I was bound to the chair by wide bands of leather. I pulled against them, straining my arms. Pain lanced through my right side. I’d almost forgotten about the dislocated shoulder. Sure, I heal up quick, but unless someone pops my shoulder back into place, nothing about it is gonna heal.
“Great Asterion,” Cleon called out, his hands held high. “Please accept this sacrifice of flesh, bone, and blood in your name. We pray that you will find us worthy and bestow upon us the gift of everlasting life—”
I tried my legs, but couldn’t move them any more than my arms.
“—and the power to change the world in our image. Do you accept this sacrifice in your name, mighty Asterion?” Cleon continued.
Cleon’s skull tattoos glowed as Mike said: “I accept your sacrifice in my name.”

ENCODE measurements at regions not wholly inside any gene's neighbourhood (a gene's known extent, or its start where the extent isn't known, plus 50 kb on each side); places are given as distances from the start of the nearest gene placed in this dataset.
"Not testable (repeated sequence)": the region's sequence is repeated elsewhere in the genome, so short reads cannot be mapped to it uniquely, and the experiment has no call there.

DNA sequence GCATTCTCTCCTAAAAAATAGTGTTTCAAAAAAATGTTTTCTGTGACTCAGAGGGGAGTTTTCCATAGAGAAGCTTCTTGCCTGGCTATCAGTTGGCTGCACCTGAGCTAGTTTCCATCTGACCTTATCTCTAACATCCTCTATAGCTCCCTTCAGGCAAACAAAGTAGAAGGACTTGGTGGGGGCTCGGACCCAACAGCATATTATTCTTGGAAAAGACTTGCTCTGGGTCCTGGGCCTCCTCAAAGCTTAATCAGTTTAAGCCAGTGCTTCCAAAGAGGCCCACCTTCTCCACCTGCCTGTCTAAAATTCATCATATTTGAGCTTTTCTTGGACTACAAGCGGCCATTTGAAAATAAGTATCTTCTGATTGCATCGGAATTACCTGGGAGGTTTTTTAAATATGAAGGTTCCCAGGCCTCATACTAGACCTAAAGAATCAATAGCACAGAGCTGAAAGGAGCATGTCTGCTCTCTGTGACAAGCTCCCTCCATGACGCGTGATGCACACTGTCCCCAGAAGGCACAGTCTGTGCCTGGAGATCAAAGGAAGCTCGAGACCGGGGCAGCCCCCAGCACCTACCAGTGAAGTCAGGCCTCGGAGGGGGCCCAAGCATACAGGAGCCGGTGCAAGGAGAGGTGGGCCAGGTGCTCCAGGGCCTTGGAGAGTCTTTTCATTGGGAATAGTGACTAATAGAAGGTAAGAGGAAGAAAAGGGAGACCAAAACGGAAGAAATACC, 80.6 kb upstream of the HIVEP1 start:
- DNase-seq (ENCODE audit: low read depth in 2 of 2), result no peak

“Bring the sacrifice to me that I may anoint her in the sacred oils.” Cleon said.
The box I was in was near the top of the stands. There was a small wall, about a foot tall, in front of the chair. From the box to the stands below I figured it was about a ten to twelve foot drop. I thought maybe, if I threw my weight forward in one, quick motion, that I could roll out over the wall and crash to the stand below and smash the chair up in the process.
It would hurt, I’d probably break a few bones, maybe even drive shards of splintered wood into some of my more delicate areas, but it was the only plan I had.
The two monks brought Maggie forward. She stood now just inches from Cleon. I made ready to drive myself over the wall when she looked up and caught my eye. She winked.
I froze, more than startled by the gesture.
Cleon held a round clay jar above Maggie’s head, and as he was about to tip the contents over her head, she did something I was not at all prepared for.
She hit Cleon squarely in the jaw.